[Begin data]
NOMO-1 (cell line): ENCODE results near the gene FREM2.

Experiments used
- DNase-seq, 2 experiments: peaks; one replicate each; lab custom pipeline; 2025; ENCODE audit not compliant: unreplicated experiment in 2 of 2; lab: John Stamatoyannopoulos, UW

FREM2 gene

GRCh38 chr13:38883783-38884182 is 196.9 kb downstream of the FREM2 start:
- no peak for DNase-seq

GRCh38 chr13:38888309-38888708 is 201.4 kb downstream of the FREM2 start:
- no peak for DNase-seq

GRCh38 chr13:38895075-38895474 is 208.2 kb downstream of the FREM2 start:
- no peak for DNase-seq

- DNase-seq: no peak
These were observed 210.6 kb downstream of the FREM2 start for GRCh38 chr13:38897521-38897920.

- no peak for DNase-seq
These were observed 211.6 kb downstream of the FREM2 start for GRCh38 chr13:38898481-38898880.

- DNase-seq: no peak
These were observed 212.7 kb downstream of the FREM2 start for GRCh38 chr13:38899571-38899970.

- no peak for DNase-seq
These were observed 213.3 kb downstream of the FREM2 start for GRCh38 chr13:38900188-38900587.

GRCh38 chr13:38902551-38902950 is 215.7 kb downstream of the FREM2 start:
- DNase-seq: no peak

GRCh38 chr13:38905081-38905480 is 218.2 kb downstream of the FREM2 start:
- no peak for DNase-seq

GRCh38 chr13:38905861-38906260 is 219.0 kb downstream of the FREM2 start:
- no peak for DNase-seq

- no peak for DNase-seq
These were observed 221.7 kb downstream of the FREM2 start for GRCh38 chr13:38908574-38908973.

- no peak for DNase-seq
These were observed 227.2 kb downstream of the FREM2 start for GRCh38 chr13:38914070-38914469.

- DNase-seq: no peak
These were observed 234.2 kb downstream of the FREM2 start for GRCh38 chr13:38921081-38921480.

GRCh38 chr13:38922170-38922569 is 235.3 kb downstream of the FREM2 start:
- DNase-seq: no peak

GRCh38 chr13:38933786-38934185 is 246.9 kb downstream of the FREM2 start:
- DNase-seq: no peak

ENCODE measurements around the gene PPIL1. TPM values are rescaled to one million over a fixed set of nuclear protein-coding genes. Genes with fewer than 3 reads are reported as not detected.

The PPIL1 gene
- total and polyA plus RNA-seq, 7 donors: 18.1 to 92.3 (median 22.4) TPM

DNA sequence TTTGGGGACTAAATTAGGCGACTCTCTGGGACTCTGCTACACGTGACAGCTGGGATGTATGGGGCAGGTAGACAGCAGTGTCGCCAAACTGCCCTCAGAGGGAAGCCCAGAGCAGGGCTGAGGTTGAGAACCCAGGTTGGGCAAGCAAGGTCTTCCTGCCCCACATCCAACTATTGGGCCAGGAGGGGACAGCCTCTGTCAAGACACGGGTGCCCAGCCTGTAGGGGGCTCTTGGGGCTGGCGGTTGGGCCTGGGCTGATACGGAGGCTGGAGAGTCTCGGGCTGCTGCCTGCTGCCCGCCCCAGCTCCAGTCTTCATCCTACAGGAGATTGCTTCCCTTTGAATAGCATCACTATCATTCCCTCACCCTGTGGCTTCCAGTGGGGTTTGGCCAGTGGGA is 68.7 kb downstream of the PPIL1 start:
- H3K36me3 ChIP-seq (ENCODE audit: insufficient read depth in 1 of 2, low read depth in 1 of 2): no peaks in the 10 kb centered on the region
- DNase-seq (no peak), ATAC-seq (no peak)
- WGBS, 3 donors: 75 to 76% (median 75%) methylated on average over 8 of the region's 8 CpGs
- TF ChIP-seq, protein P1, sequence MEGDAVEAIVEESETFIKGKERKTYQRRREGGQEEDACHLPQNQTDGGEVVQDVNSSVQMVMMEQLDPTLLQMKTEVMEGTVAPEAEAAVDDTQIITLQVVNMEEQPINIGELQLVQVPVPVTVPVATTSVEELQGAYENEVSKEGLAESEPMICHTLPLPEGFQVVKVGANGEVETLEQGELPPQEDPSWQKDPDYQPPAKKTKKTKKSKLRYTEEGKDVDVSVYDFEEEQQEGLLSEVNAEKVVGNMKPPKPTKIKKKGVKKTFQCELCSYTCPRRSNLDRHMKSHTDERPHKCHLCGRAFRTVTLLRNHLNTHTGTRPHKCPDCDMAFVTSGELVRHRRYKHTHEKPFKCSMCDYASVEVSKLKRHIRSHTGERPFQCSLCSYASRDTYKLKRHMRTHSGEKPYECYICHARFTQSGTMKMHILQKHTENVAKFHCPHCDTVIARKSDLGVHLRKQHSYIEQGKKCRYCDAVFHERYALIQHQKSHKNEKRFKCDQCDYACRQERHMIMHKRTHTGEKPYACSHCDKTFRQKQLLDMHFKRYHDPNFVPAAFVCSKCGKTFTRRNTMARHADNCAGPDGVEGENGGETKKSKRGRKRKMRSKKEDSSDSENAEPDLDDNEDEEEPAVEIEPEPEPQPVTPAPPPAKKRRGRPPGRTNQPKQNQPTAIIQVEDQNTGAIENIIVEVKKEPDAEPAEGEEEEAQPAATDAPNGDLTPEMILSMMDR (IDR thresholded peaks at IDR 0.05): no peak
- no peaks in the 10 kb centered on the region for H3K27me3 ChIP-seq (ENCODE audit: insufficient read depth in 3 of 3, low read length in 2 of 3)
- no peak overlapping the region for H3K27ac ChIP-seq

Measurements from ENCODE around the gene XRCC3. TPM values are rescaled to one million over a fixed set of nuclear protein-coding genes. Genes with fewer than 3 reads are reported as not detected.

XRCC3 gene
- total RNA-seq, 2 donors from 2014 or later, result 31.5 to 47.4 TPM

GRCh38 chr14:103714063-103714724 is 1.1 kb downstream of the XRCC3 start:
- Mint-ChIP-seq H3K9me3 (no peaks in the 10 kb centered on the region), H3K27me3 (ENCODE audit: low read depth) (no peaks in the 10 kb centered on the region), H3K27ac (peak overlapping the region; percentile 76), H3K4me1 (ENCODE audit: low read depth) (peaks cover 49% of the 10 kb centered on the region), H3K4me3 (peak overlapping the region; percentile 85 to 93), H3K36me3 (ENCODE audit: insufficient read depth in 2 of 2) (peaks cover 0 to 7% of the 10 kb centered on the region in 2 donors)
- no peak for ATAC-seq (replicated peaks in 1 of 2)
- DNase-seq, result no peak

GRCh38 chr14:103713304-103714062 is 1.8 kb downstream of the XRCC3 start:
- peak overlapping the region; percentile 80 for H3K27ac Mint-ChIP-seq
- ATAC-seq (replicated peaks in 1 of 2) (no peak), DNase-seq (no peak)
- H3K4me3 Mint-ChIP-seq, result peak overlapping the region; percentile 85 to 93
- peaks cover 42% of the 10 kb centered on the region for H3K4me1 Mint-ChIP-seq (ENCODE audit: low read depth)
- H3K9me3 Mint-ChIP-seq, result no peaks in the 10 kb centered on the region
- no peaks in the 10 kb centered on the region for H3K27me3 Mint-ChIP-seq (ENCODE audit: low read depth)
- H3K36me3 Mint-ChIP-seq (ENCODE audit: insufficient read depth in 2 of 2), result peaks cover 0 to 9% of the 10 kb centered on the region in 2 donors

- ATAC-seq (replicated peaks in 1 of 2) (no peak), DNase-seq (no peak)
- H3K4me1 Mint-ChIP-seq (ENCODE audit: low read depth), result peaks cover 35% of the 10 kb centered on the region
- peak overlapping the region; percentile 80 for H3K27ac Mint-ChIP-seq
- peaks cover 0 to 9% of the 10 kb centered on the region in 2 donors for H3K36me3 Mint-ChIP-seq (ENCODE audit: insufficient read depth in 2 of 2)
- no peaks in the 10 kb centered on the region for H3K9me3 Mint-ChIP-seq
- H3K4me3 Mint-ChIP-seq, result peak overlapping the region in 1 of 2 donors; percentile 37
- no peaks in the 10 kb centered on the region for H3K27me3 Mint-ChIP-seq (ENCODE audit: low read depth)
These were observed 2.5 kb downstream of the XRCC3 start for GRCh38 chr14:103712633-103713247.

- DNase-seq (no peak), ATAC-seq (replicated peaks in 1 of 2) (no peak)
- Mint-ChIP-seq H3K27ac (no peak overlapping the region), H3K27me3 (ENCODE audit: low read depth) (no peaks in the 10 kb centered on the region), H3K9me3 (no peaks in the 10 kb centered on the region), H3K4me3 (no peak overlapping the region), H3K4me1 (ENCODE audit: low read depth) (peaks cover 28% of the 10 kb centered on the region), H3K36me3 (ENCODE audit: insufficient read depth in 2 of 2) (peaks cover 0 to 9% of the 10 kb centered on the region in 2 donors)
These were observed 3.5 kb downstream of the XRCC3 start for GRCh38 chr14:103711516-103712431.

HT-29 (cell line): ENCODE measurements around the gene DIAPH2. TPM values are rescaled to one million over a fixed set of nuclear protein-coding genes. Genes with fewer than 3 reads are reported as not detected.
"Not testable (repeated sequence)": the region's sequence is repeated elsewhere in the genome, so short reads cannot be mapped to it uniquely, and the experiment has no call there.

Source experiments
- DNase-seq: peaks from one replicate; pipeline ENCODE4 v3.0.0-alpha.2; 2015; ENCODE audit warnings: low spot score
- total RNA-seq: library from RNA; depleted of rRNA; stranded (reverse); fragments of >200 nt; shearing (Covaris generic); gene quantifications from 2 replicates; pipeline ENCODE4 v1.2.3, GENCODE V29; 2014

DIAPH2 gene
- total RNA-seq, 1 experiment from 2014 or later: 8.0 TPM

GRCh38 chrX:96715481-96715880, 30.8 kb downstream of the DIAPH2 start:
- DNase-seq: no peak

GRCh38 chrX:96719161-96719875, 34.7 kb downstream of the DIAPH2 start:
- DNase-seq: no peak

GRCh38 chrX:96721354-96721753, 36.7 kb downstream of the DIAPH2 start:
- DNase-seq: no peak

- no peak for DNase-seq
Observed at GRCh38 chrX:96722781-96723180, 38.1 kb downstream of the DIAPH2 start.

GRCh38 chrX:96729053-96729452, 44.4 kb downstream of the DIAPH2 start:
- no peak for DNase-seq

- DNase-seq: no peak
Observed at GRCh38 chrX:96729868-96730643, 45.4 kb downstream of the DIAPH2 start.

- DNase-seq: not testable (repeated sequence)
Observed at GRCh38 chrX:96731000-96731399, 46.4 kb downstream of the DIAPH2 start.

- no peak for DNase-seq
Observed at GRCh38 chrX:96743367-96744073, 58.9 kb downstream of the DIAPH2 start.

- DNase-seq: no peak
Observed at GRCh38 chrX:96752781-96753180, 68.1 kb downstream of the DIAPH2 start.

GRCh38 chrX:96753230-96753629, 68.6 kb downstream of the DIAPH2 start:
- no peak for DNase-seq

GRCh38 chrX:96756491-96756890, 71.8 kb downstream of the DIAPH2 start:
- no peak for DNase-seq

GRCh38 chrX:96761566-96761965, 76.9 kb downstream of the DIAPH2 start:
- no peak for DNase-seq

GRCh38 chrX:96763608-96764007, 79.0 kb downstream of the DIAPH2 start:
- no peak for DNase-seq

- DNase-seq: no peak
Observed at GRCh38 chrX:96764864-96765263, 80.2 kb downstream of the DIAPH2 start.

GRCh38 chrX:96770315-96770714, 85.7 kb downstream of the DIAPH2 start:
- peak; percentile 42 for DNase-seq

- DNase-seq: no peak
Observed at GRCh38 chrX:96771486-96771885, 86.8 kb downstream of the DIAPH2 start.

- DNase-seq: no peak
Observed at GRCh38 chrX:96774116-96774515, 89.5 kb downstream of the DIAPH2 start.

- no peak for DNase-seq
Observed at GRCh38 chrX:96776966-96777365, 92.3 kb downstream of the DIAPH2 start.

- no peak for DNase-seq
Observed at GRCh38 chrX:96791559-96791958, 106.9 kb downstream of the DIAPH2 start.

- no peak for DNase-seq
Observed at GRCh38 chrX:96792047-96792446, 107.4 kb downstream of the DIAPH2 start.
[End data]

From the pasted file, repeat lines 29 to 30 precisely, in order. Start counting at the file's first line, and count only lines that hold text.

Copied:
- DNase-seq: no peak
These were observed 234.2 kb downstream of the FREM2 start for GRCh38 chr13:38921081-38921480.